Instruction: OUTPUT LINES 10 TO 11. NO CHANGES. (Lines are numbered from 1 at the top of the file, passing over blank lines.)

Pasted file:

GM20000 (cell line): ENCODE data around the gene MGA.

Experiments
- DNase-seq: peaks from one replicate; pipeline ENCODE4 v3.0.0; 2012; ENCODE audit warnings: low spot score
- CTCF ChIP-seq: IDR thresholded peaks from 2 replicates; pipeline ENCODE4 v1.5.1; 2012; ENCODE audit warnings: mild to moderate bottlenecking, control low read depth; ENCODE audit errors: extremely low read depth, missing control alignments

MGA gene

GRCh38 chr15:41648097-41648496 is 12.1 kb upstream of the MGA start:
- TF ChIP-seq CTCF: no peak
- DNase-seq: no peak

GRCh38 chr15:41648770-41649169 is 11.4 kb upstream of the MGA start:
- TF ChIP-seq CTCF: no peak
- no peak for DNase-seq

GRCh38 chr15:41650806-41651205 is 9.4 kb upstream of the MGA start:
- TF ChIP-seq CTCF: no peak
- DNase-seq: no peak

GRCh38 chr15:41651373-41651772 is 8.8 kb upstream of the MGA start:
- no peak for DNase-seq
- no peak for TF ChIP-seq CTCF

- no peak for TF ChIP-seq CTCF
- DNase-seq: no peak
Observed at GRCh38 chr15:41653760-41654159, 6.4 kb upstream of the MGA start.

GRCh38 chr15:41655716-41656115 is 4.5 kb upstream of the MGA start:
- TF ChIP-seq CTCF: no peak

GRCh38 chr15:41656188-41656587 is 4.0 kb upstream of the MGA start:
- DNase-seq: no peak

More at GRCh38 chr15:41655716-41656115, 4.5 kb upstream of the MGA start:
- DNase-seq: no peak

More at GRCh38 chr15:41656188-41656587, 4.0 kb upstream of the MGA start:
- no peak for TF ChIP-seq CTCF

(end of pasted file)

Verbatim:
- TF ChIP-seq CTCF: no peak
- no peak for DNase-seq